Lacking space, Philly shelter must turn away thousands of abuse victims

    “No vacancy.”

    Abused women looking for emergency shelter in Philadelphia are hearing that phrase more and more often these days.

    Women Against Abuse, the city’s only domestic violence shelter, is on track to turn away battered residents about 10,000 times this year for lack of space.

    The shelter has been forced to say “no vacancy” to domestic violence victims 8,890 times between January and October 2013, marking an increase in turnaways for the fifth straight year. In all of 2012, the shelter said “no vacancy” 8,199 times; in 2011, 7,946 times; in 2010, 7,288 times; in 2009, 4,671 times; and in 2008, 1,705 times.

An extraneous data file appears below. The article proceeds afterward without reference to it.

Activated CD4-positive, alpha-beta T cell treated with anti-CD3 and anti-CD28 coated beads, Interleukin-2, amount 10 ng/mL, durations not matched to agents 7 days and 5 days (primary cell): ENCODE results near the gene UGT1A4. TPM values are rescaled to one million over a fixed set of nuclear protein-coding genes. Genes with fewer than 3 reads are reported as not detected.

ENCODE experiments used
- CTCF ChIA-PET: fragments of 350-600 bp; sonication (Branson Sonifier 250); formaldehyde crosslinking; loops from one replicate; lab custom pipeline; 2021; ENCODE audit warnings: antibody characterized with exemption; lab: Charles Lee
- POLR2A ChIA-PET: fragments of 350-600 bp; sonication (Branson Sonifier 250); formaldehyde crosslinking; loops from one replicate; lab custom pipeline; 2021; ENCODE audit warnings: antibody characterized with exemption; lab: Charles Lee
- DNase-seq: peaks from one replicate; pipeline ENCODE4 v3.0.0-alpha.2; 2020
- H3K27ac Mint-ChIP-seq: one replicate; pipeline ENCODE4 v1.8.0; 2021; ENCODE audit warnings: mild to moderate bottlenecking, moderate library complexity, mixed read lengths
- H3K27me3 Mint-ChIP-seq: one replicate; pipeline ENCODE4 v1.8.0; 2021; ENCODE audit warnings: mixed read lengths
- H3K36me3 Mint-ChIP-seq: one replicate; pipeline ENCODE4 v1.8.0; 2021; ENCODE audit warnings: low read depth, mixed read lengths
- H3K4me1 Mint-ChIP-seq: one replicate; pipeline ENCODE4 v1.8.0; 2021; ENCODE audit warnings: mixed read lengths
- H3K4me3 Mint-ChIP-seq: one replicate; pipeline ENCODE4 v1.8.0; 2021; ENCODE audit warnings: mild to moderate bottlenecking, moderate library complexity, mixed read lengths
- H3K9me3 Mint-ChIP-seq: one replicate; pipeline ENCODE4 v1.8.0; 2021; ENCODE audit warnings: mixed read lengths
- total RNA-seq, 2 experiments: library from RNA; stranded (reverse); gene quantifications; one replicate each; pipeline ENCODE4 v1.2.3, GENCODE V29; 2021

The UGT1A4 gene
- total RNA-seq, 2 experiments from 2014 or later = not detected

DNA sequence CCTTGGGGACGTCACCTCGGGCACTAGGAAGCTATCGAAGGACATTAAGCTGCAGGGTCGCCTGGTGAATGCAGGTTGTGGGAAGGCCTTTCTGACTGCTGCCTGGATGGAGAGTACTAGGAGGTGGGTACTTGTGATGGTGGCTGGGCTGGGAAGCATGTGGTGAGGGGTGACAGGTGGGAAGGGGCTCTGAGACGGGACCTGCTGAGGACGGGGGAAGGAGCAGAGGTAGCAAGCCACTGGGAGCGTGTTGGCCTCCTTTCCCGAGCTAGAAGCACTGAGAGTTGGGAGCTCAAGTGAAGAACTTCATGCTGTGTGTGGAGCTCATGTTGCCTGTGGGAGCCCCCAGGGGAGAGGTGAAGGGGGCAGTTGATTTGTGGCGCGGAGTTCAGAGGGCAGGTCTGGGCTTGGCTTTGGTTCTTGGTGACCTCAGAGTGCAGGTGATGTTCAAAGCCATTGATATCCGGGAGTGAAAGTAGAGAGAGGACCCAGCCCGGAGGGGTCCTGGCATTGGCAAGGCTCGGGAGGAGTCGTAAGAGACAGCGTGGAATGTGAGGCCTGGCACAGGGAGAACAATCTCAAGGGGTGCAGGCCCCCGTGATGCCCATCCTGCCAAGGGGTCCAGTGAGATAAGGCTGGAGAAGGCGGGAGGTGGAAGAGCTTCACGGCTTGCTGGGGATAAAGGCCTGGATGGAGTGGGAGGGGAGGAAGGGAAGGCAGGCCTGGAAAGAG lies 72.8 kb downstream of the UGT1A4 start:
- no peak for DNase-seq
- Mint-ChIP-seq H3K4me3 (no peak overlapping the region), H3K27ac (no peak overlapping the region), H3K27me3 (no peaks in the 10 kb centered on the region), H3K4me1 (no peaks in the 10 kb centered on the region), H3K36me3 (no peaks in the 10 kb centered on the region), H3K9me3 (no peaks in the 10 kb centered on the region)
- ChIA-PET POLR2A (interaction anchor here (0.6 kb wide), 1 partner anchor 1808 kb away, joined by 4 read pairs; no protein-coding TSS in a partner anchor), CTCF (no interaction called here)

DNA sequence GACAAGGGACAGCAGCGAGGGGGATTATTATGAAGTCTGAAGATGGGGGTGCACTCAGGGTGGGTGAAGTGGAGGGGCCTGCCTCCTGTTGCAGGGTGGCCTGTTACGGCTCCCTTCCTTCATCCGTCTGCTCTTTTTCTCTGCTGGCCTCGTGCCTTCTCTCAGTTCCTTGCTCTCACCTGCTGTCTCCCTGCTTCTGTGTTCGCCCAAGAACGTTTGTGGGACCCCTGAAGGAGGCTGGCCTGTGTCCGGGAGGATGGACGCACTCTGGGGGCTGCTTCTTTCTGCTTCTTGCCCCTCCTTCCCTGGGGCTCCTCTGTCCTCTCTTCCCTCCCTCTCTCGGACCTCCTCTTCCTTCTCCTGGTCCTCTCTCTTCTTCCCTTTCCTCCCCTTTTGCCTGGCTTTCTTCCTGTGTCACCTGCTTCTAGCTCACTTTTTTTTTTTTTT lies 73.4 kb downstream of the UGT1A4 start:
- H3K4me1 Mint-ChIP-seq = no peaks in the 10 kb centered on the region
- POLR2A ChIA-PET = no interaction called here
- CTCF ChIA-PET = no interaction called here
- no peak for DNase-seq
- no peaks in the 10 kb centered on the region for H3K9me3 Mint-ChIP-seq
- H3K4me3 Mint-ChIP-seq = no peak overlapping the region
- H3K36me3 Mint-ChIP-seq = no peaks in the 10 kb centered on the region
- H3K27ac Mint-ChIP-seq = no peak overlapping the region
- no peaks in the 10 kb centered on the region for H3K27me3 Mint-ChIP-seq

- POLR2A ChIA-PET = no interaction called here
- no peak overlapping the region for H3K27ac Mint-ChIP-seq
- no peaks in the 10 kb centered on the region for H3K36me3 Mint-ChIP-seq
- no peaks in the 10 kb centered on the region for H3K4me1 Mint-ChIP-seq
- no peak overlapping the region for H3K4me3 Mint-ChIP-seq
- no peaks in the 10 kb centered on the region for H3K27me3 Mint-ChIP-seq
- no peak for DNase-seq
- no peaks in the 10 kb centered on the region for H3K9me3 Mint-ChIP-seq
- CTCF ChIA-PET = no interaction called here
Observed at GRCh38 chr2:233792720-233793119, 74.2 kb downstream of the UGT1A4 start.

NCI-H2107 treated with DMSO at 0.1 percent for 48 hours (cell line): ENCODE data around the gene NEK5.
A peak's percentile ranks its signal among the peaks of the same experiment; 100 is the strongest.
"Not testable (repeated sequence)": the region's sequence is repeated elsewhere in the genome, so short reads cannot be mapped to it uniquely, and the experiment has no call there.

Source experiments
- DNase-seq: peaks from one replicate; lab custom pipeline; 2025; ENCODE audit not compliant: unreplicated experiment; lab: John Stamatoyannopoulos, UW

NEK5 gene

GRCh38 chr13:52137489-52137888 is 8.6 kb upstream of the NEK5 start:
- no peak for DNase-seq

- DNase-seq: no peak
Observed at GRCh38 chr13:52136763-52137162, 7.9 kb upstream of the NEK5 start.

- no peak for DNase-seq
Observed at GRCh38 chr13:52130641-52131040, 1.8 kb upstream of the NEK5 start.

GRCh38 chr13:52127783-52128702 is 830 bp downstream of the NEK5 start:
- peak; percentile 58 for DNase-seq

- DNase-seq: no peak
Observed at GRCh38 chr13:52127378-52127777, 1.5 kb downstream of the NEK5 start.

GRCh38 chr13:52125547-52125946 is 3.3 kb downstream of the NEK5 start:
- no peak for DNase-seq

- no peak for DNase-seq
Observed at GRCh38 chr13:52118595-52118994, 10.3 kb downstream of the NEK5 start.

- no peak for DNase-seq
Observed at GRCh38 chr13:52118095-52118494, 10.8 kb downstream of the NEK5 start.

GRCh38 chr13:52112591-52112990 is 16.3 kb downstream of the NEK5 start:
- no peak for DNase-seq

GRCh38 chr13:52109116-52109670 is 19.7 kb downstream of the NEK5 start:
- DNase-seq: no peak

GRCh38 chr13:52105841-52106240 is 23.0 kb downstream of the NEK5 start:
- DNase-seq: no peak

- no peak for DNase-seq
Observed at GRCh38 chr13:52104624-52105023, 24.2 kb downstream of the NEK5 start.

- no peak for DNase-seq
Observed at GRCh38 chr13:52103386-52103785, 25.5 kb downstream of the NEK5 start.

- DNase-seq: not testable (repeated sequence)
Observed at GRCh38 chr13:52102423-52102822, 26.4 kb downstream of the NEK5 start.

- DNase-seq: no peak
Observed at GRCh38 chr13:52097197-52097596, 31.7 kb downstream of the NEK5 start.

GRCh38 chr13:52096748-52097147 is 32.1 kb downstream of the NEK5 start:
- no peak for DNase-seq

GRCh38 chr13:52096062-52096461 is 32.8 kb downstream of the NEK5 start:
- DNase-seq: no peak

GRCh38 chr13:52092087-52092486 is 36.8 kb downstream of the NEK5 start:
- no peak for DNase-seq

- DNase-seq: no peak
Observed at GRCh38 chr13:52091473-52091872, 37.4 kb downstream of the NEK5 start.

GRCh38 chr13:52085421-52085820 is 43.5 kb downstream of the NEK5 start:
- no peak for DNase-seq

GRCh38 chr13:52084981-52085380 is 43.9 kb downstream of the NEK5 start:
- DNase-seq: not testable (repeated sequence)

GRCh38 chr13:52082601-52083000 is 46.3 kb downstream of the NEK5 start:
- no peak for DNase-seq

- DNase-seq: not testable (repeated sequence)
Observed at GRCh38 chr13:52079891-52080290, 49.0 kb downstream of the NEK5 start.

Jeannine Lisitski, executive director of Women Against Abuse, blames the trend, in part, on the troubled economy.

    “Abuse cuts across all socioeconomic [statuses], all ethnicities, everything. But if you are poor and being abused, you don’t have as many options,” she said. “So you’re going to be reaching out more.”

    She also said that greater awareness of Philadelphia’s domestic violence hotline (866-723-3014) may be a factor.

    Women Against Abuse is planning to open a second shelter in June with the help of a $2.5 million city contract, making 100 extra beds available, for a total of 200 beds for domestic violence victims in Philadelphia. Lisitski hopes that will help turn around the alarming trend, though she said it won’t fully meet the demand for emergency housing.

    “People want to know what the answer is. The answer is a policy nationwide of affordable housing,” she said. “That’s what it would take to have zero turnaways.”

    She said other big U.S. cities typically set aside 250 beds for victims of domestic violence.

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